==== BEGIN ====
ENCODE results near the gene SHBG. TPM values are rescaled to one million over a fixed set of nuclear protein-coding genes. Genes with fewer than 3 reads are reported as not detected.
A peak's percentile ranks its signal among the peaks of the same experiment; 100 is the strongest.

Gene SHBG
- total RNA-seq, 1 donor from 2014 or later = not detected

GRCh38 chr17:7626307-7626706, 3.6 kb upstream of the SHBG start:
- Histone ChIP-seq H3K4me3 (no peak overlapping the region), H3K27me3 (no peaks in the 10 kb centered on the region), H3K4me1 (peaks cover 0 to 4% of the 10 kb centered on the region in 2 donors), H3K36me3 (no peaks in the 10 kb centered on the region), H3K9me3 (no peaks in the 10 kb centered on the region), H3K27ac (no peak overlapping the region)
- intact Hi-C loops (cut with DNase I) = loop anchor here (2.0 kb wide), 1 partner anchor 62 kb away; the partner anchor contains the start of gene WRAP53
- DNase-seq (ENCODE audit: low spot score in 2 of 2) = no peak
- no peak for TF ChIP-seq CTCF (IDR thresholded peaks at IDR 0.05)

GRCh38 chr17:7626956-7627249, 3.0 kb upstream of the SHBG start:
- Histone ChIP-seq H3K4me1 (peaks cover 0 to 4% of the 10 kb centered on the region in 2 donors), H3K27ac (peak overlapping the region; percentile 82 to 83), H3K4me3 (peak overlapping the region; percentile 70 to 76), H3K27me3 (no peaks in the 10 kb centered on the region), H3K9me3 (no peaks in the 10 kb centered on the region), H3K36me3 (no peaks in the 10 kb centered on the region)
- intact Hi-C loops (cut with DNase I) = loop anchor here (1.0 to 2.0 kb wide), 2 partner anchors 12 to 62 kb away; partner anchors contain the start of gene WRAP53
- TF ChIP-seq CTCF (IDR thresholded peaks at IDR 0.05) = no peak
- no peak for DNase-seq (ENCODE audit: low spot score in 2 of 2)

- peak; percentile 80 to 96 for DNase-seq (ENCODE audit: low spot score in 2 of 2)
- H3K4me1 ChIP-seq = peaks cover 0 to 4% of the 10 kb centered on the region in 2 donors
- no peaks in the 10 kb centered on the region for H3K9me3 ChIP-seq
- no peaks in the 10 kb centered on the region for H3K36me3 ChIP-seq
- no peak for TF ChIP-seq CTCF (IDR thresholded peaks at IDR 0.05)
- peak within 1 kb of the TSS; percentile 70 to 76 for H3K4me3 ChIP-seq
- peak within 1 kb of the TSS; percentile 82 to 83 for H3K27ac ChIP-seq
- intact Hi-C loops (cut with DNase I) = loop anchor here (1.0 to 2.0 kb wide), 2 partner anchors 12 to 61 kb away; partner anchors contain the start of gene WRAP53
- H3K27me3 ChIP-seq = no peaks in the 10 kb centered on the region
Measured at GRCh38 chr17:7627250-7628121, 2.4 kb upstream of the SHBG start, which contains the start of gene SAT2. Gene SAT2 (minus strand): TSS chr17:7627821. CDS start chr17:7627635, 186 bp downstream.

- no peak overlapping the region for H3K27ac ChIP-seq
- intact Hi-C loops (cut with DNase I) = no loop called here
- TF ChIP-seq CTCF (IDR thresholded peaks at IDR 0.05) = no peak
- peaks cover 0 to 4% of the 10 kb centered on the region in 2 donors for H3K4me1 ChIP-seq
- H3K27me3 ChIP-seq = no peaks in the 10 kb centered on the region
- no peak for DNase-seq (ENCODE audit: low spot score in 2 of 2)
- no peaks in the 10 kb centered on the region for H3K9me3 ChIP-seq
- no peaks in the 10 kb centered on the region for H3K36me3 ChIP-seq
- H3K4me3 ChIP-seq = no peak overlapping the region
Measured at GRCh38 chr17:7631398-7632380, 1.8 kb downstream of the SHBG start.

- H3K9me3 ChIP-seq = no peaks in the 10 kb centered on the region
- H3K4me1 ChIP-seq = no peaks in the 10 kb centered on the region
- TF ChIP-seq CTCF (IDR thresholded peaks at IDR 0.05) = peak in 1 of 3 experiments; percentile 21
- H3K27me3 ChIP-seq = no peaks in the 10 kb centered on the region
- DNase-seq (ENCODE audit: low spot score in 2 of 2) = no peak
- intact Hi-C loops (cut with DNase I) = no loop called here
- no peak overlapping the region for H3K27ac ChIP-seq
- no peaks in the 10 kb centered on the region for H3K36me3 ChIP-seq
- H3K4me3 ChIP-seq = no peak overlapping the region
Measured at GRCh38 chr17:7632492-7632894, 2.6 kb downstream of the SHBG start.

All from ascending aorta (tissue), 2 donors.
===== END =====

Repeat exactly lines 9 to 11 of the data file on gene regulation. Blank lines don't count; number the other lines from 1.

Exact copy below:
- no peak for TF ChIP-seq CTCF (IDR thresholded peaks at IDR 0.05)

GRCh38 chr17:7626956-7627249, 3.0 kb upstream of the SHBG start:
- Histone ChIP-seq H3K4me1 (peaks cover 0 to 4% of the 10 kb centered on the region in 2 donors), H3K27ac (peak overlapping the region; percentile 82 to 83), H3K4me3 (peak overlapping the region; percentile 70 to 76), H3K27me3 (no peaks in the 10 kb centered on the region), H3K9me3 (no peaks in the 10 kb centered on the region), H3K36me3 (no peaks in the 10 kb centered on the region)